October 6, 2020
Written by: Sarah Reitz
Over the past two decades, the microbiome—the collection of bacteria and other microbes that live in and on our bodies—has been shown to play an important role in everything from digestion1 to immune function1, and even brain function. While some research is focused on the microbiome of adult animals and humans, another branch of research investigates how a mother’s colony of microbes, known as the maternal microbiome, affects her offspring before and during birth.
Past research has shown that the microbiome is important for nervous system development and function2, yet important brain and nervous system development occurs before birth, making the maternal microbiome a prime suspect. In fact, there is already evidence that alterations in the maternal gut microbiome due to infection, diet changes, or stress during pregnancy are associated with abnormalities in offspring brain function and behavior3-6. However, it was unclear whether these abnormalities resulted from the maternal microbiota affecting offspring while in the womb, or if offspring inherited the altered microbiome, which produced changes in brain function and behavior later in life. Additionally, it was not known whether a healthy maternal microbiome, unaffected by outside stress or infection, plays a role in normal brain development of offspring. Now, a new study in mice from a group of researchers at UCLA shows that a normal, healthy maternal microbiome does in fact play a critical role in offspring brain development before they are even born7.
In order to study how a healthy maternal microbiome is involved in brain development, the researchers had to compare offspring of mothers with normal gut microbes to offspring of mothers with no microbiome at all. To do this, they treated some female mice with antibiotics prior to and during pregnancy to kill off their microbiome. They then examined the brains of embryos from antibiotic-treated or untreated mothers during the critical period for brain development.
The first thing the researchers did was examine gene expression differences between the two groups of offspring. They found that removing the maternal microbiome altered expression of 333 different genes, including decreasing expression of many that are involved in the formation and growth of axons, the long projection of a neuron that sends the neuron’s message to other cells. Some of these genes are known to play a role in the development of thalamocortical axons, or axons from thalamus neurons that are connected to neurons in the cortex and are involved in processing sensory information.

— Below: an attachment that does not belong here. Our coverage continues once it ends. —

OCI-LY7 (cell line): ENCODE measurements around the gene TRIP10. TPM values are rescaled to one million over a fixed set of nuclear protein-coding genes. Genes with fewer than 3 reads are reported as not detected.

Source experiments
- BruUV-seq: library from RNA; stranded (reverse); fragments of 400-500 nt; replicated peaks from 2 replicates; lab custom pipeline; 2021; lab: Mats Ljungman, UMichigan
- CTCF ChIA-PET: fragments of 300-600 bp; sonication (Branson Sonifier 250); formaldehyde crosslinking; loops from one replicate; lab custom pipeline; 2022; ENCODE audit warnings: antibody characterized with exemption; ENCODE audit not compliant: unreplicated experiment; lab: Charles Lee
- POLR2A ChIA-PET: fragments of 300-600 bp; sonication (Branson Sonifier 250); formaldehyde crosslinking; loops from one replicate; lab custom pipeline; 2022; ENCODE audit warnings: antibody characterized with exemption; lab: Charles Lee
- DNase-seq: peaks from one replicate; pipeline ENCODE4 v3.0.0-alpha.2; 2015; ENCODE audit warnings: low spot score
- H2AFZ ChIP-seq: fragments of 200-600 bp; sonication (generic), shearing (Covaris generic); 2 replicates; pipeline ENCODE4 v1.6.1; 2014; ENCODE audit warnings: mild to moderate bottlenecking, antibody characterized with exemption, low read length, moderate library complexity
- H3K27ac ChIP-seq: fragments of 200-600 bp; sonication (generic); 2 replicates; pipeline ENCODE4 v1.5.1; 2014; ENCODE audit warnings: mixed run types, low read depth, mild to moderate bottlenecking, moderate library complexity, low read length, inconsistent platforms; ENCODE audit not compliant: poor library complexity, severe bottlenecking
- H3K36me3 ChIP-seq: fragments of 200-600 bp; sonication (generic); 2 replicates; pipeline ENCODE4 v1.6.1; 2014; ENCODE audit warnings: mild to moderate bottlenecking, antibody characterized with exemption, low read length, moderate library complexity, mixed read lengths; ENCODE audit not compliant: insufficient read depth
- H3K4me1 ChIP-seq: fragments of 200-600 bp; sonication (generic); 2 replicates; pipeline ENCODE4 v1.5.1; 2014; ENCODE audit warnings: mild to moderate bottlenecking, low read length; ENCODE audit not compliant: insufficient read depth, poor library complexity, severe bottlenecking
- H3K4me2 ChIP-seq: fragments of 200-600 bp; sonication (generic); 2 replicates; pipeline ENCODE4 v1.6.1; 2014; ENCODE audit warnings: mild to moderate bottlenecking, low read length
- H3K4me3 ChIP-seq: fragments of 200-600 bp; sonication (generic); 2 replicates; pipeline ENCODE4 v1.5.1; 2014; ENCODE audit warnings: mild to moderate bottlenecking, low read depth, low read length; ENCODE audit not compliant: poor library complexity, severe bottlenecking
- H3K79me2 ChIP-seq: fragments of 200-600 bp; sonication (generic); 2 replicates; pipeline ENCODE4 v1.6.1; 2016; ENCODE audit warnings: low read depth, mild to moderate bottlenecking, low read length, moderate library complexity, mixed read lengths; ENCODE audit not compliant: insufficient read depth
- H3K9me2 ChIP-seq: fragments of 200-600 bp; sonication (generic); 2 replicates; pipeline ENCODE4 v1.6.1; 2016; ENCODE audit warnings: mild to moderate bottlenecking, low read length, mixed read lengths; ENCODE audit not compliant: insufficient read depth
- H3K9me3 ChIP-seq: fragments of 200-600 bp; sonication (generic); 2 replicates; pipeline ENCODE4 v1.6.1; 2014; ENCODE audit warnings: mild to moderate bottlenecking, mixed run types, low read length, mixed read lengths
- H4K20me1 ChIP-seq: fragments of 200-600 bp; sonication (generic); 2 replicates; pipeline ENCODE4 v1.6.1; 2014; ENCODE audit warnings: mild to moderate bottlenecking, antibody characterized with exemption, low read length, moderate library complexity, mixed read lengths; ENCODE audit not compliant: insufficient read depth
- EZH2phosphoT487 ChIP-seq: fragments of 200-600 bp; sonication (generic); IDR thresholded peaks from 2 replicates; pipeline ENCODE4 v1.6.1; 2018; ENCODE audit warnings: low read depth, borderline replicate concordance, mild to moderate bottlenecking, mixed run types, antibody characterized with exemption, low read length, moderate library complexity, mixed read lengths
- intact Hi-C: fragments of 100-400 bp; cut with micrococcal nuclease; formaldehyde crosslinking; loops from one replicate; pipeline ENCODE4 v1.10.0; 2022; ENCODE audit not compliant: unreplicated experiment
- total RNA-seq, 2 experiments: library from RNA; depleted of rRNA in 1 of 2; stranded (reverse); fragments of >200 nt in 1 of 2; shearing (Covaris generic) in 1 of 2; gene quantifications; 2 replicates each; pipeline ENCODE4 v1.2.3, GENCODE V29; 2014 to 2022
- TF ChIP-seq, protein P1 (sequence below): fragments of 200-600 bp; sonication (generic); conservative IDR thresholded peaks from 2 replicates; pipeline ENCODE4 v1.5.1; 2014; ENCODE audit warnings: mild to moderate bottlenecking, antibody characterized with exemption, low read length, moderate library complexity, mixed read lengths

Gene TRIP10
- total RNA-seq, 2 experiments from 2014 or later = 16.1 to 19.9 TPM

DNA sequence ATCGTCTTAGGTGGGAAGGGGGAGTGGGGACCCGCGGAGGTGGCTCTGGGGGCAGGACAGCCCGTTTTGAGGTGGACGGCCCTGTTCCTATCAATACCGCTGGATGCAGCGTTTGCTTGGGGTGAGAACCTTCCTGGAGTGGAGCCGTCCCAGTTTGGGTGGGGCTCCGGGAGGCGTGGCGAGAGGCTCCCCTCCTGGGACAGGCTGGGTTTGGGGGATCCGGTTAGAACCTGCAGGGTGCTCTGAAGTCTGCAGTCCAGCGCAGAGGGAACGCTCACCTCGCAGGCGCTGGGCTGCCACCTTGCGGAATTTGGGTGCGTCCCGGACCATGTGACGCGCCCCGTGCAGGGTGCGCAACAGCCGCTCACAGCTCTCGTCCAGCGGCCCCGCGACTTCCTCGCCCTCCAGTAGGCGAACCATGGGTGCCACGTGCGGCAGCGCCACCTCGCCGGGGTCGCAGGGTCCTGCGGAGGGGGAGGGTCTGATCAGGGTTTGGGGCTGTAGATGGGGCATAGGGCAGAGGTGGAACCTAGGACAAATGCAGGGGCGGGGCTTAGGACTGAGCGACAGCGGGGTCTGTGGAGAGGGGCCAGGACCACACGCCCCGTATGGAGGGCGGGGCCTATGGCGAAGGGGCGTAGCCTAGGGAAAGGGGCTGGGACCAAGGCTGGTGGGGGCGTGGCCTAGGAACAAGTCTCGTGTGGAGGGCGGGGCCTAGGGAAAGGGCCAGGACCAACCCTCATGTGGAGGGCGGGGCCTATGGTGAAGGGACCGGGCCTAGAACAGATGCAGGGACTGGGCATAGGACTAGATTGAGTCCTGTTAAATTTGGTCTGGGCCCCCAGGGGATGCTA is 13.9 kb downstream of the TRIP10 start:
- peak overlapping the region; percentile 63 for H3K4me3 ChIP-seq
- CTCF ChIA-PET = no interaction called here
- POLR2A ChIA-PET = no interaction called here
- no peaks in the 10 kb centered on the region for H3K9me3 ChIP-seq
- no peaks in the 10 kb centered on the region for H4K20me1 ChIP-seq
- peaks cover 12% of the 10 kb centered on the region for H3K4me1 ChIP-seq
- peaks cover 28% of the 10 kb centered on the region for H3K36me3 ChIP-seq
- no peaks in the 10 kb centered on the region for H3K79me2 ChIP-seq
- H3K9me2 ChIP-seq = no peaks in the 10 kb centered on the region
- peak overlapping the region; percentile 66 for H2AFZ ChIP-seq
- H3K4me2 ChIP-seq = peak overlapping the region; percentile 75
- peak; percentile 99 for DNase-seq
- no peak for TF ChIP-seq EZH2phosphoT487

Due to these observed differences in gene expression, the researchers examined the thalamocortical axons themselves. They found that offspring of microbiome-free mothers had shorter and thinner axons than offspring of mothers with an intact microbiome, suggesting that a healthy maternal microbiome is needed for proper thalamocortical axon growth in offspring. They also found that these problems with axon growth were due to an inability of the axons to properly respond to growth signals in the brain, rather than an inability of the brain to produce these growth signals. In other words, while the brain was still able to tell the axons when and where to grow, the axons were not properly receiving the message. Together, these results suggest that the healthy maternal microbiome plays an important role in developing neuronal connections between the thalamus and cortex.
Now that they saw that depleting the maternal microbiome impaired axon growth in these thalamocortical neurons, the scientists wondered whether these shorter and smaller axons actually impacted the behavior of the offspring. Since thalamocortical neurons are known to be involved in processing sensory information, they examined the offspring mice in a number of sensory tests. They found that offspring of mothers with no microbiome had impaired tactile, or touch, sensation in their paws compared to offspring of mothers with normal microbiomes. Interestingly, only the sense of touch appeared to be impaired. There were no differences between the two groups of offspring on movement tests, visual sensory tests, or whisker sensory tests.